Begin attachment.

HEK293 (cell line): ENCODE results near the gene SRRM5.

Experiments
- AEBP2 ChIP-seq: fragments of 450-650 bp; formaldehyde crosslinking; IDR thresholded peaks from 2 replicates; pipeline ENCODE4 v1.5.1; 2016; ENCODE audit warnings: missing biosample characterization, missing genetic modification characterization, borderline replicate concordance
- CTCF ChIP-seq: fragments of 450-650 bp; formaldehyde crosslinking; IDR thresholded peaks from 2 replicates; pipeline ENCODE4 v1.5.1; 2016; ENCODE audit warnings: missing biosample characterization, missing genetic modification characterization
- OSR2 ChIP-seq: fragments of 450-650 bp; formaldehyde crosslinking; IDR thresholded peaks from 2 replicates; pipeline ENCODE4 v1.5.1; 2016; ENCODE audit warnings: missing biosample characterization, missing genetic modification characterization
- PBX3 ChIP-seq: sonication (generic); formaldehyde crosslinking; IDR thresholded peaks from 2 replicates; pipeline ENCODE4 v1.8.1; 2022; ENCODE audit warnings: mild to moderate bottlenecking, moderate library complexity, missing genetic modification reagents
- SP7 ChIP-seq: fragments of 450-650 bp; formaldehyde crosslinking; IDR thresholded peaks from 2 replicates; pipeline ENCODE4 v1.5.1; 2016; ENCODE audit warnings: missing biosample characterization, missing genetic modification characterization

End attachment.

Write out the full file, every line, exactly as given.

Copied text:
HEK293 (cell line): ENCODE results near the gene SRRM5.

Experiments
- AEBP2 ChIP-seq: fragments of 450-650 bp; formaldehyde crosslinking; IDR thresholded peaks from 2 replicates; pipeline ENCODE4 v1.5.1; 2016; ENCODE audit warnings: missing biosample characterization, missing genetic modification characterization, borderline replicate concordance
- CTCF ChIP-seq: fragments of 450-650 bp; formaldehyde crosslinking; IDR thresholded peaks from 2 replicates; pipeline ENCODE4 v1.5.1; 2016; ENCODE audit warnings: missing biosample characterization, missing genetic modification characterization
- OSR2 ChIP-seq: fragments of 450-650 bp; formaldehyde crosslinking; IDR thresholded peaks from 2 replicates; pipeline ENCODE4 v1.5.1; 2016; ENCODE audit warnings: missing biosample characterization, missing genetic modification characterization
- PBX3 ChIP-seq: sonication (generic); formaldehyde crosslinking; IDR thresholded peaks from 2 replicates; pipeline ENCODE4 v1.8.1; 2022; ENCODE audit warnings: mild to moderate bottlenecking, moderate library complexity, missing genetic modification reagents
- SP7 ChIP-seq: fragments of 450-650 bp; formaldehyde crosslinking; IDR thresholded peaks from 2 replicates; pipeline ENCODE4 v1.5.1; 2016; ENCODE audit warnings: missing biosample characterization, missing genetic modification characterization